Apple is also starting off a strong base when it comes to software. Just about everything that runs on the iPhone will run on the iPad, which makes for hundreds of thousands of applications that do all kinds of weird and useful things.

Naively optimistic, however, is Apple's inclusion of its iWork software. That package of word processor, spread sheet and presentation creator isn't even popular among the biggest of Apple fans. Will it do well on an underpowered machine that is meant to be used without a keyboard and mouse? The question isn't even worth asking.

Apple anticipates, and has built for, people carrying presentations around on the iPad and plugging it into a projector in the boardroom. That may well happen, but the kind of people who need to give presentations typically need to work on their computers. Doing any real work with an on-screen keyboard is pure purgatory. So those iPad-toting businesspeople will also have to carry around the special dock, an accessory that adds a full-sized keyboard to the iPad. Or they could, you know, just use a device that already has a convenient keyboard included. Like a laptop. Which has the added ability of being able to run power-hungry software, not just special, scaled-down applications.

The iPad will be best suited to the lounge. It will make for an awesome universal remote control in a system that is set up right. It will make for a great casual web browser, and will even work for environments where text input is limited, like Twitter or Facebook. It is a good second screen on which the wife can watch a rom-com while the rugby is on (just don't tell her that it's a 4:3 screen, not a widescreen). It doesn't have the superior graphics of an Xbox and twitch-type games will require extra input devices, but it'll work well for casual gaming (think Solitaire and Tetris).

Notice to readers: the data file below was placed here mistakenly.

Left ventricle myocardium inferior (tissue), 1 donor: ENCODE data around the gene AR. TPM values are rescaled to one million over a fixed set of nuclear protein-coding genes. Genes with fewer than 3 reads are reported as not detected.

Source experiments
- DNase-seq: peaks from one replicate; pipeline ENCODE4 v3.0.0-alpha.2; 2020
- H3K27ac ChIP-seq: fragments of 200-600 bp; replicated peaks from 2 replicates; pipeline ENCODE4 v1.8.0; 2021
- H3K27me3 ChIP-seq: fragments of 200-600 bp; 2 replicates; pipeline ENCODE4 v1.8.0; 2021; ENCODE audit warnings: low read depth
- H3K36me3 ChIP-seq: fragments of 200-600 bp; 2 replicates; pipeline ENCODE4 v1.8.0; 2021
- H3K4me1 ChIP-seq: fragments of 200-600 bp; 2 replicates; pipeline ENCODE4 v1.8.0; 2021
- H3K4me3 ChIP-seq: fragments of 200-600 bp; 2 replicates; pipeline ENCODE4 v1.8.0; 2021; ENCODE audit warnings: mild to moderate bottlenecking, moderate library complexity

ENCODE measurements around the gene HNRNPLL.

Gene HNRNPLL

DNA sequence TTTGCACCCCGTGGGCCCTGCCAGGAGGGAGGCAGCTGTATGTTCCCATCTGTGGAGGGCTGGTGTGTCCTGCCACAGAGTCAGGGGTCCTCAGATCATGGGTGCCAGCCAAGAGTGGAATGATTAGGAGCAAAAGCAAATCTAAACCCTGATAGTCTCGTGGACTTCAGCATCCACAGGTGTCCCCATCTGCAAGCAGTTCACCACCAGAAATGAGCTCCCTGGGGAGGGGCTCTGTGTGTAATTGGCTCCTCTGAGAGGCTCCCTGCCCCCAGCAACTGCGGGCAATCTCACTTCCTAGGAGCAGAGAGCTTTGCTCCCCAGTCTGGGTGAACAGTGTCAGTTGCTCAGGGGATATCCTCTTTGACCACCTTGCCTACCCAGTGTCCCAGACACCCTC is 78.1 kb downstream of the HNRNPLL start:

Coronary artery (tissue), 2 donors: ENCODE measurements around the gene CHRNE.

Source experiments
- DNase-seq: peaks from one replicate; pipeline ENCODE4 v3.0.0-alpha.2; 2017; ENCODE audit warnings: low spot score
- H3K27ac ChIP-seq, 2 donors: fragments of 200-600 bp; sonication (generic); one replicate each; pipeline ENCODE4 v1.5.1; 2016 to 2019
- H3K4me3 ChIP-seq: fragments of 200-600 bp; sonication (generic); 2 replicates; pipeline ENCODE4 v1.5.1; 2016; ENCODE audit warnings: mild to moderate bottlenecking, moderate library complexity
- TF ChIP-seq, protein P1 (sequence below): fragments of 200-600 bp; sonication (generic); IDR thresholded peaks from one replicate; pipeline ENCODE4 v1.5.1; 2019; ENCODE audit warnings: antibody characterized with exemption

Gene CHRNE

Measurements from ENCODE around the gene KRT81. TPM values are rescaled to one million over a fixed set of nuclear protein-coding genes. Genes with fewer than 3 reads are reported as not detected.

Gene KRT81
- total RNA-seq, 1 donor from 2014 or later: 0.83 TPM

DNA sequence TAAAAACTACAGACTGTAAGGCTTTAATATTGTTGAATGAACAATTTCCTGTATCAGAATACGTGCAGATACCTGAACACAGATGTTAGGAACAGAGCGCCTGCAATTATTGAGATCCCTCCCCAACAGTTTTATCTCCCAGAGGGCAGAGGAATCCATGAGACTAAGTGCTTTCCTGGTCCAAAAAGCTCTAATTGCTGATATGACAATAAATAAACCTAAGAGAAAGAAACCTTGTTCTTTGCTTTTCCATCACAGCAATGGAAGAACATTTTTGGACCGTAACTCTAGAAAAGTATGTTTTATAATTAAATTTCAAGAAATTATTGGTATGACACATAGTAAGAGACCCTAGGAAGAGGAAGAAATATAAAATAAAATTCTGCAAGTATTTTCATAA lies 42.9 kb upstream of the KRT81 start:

But if you don't have the money to buy another one within a year, don't buy the first generation. The iPad will also be a fantastic video-calling device, but doesn't come with a built-in camera. That will be remedied by the second or third generation at the latest. Apple will also soon be replacing its custom processor for something with a bit more volume behind it, just as it did with the PowerPC. That will take longer to happen, though, so it may be a stretch to hold out until then.

By Phillip de Wet

Read more: Specifications from Apple, New York Times, Washington Post

  • Branko Brkic
    branko3048 a ray
    Branko Brkic

    Brkic is the founder and editor of The Daily Maverick.

    He has edited magazines on business and politics, technology, and wildlife. He has also published fiction and non-fiction books, most of them in Serbian. Though he has never pretended to be a reporter, his wide knowledge of politics (especially in America), combined with his experiences in a disintegrating Yugoslavia, gives him an unusual outlook on events in South Africa.

    Despite the vowel-poor surname, he tells anyone who asks that he hails from Hyde Park, Johannesburg, having spent most of his adult life in South Africa.

    Recent columns:

  • Business